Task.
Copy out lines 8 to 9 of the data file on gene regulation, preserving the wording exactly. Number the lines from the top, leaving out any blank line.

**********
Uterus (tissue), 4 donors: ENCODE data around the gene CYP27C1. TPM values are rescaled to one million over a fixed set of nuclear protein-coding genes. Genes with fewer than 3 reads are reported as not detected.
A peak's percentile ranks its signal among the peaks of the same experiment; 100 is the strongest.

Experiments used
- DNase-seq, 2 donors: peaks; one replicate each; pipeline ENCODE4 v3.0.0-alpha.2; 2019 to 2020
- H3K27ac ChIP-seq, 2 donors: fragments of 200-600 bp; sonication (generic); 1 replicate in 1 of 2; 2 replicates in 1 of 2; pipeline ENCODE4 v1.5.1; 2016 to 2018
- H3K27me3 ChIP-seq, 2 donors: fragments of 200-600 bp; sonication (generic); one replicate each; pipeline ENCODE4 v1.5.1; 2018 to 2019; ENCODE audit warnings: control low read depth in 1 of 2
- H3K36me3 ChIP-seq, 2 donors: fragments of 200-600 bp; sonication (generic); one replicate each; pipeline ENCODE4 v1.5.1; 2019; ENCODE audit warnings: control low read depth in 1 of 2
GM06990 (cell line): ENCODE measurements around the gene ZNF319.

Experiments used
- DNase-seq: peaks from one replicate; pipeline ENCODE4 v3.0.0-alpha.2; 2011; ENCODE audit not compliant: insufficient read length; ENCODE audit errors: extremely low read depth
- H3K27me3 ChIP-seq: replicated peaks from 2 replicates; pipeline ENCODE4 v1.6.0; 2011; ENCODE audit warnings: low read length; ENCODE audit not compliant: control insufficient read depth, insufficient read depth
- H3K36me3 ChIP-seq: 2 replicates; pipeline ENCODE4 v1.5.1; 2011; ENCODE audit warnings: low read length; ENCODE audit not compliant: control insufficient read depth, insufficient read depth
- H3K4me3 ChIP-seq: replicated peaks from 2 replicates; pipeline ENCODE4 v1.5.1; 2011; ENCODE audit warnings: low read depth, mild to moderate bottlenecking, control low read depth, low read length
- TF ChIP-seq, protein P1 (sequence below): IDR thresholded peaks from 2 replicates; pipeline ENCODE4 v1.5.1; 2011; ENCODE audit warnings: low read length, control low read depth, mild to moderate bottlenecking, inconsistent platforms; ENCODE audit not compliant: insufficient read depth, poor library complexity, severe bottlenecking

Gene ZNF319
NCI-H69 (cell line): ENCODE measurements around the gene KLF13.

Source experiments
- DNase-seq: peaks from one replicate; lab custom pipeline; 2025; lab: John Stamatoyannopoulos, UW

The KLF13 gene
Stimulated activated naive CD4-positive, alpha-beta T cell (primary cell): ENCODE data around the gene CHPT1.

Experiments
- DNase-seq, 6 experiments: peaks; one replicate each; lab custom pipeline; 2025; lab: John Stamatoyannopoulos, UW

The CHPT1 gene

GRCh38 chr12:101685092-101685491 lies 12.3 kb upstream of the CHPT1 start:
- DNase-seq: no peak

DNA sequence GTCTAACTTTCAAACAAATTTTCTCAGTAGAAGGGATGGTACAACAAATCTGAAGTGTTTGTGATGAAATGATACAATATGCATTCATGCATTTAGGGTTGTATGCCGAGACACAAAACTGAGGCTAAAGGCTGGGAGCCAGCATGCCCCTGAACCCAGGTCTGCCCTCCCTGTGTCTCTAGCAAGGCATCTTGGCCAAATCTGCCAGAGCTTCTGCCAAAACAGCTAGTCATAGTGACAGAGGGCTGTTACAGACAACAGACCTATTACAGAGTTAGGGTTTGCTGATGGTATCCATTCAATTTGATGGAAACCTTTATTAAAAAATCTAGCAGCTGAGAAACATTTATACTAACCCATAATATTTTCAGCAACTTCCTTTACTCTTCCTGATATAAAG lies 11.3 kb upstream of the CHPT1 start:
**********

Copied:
GM06990 (cell line): ENCODE measurements around the gene ZNF319.

Experiments used